As the COVID-19 pandemic drags on, the territory’s musicians have found new ways to bring their music to the masses, conducting virtual concerts, going live on Facebook and sharing videos of musical performances instead of their normal in-person live music performances.
Priscilla Lynn, founder of Street Level VI, which supports local artists music performances, said in mid-March, “The forced closings of live music entertainment locations and special events plunged performing musicians into the no-gigs abyss.”
Around this time Street Level VI switched to encouraging musicians to host streaming or Facebook live virtual gigs instead of the usual support rallied around congregated live entertainment performances.
“For solo musicians, accomplishing this might be as simple as turning their cellphone on themselves in their living room or porch and going live on Facebook. However, the challenges this presented to multimember bands was how to accomplish getting the band together while also abiding by the social distancing restrictions. Other challenges were faced by musicians who were not online, technically savvy and less than reliable internet service in the USVI,” Lynn said.
Some island musicians have jumped on the virtual gig performances bandwagon, Lynn said.
“Lock Down Lime,” one of the virtual events Street Level VI promoted, took place Friday with 11 performances. All donations benefiting My Brother’s Workshop. The entire four and a half hour program can be heard online.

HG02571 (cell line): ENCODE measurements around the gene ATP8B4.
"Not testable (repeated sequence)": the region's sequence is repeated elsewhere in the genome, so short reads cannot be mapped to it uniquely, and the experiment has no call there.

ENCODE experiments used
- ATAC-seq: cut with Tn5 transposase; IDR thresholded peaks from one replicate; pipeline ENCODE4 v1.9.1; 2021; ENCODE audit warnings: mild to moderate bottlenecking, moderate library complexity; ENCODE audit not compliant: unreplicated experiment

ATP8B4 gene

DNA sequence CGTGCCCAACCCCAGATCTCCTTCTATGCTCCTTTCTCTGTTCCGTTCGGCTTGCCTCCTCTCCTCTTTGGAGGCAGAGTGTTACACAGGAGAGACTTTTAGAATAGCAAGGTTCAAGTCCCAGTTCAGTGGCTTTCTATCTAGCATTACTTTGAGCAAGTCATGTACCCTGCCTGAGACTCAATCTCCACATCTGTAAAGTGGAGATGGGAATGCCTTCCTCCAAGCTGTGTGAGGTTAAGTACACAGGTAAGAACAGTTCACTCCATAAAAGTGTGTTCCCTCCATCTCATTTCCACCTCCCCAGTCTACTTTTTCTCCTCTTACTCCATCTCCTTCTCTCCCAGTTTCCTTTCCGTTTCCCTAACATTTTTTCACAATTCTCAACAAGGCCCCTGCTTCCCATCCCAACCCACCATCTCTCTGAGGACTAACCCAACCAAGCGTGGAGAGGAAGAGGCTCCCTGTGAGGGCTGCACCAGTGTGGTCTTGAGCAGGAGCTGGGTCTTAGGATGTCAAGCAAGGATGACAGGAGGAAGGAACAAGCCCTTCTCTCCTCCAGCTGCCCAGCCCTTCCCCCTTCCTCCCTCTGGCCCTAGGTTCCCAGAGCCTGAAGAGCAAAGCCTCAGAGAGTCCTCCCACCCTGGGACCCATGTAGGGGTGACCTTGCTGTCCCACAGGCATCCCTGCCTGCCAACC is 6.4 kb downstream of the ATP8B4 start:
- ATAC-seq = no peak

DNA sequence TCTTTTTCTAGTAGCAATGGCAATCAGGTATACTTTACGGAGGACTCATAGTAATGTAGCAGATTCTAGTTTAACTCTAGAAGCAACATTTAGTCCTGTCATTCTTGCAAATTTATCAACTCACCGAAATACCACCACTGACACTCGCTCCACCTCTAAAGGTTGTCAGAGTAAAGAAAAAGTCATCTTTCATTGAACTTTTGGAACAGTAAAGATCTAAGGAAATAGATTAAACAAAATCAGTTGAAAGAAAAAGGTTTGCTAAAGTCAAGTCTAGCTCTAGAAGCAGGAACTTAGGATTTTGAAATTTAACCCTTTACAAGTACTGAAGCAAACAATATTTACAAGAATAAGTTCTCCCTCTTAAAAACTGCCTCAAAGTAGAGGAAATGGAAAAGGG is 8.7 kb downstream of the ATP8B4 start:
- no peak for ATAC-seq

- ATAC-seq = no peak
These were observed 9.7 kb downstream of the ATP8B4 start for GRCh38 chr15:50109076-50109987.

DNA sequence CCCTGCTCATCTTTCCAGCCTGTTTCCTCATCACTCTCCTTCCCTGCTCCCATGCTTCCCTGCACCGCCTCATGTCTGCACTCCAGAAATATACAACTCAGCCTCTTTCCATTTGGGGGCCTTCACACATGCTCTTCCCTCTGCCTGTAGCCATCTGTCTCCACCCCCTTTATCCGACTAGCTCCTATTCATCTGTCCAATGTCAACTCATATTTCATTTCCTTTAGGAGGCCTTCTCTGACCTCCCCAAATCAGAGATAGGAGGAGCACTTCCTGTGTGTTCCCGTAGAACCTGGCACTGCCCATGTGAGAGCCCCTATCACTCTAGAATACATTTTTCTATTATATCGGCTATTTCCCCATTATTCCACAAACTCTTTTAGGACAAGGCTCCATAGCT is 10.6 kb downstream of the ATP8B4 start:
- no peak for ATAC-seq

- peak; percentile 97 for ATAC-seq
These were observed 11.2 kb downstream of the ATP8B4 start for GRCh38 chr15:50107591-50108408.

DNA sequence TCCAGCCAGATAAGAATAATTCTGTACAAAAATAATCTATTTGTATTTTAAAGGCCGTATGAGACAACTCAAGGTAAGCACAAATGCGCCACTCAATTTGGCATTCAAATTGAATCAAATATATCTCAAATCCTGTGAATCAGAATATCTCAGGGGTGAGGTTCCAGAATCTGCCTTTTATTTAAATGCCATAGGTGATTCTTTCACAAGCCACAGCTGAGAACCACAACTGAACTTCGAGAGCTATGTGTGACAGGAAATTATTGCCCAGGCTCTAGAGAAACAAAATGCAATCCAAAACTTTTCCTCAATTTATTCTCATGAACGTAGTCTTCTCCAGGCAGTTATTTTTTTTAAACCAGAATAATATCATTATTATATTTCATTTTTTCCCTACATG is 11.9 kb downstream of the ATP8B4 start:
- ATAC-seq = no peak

Lynn said other performers are airing gigs live straight from the confines of their living rooms and front or back porch.
“Some more creative types have partnered with their former host locations and are airing their live performances on-site, but just with a virtual audience. Others are going al fresco, just playing spontaneously at various outdoor, but socially distanced safe, locations,” Lynn said.
But just because performances have switched from in-person to an on-screen delivery, doesn’t mean musicians don’t need monetary support.
“All those offering virtual and/or spontaneous in the field al fresco performances have also incorporated a virtual tip jar via online sources, typically PayPal and Venmo,” Lynn said.
She added that Street Level VI is considering launching a GoFundMe campaign to create a revolving fund to support musicians and bands, potentially taking a small percentage of donations for youth music education donations.
To view upcoming live performances from musicians that call the territory home, Street Level VI has put together a calendar for the public, available on Facebook.
Because not every musician or band is on the calendar there are a few additional groups and artists Lynn said people should check out.
Groundsea is a group that dates back to the ‘60s on St. Thomas. Band member Don Edwards said the pandemic is a new experience for all of us, but he has found comfort in singing traditional American songs. He has been doing traditional folk and gospel songs and sharing them on Facebook. People can see any performances Edwards or his band Groundsea have put online by following Street Level VI
A performance by Water Island resident Cassandra Bitterwolf, who Lynn said performs all her own original compositions, also is available for viewing on the Street Level VI’s Facebook page.
Tim West Band is a St. Thomas band that is presenting regular weekly live music virtual gigs. St. Thomas musician Freddie Rabuse’s performances can be viewed on his Youtube channel.
And longtime St. John musician Erin Hart presents a weekly sunset live music virtual performance every Friday night from the porch of her big blue house, with the sunsetting in the background as she’s playing, Lynn said. It’s online at Hart’s website.
“Since time began music has always been a vital staple in life’s mix. For all these reasons and more it’s even more important during times of crisis for people to experience live music,” Lynn said.
Lynn paraphrased the 17th century poet William Congreve saying, “It is music that soothes the savage beast.”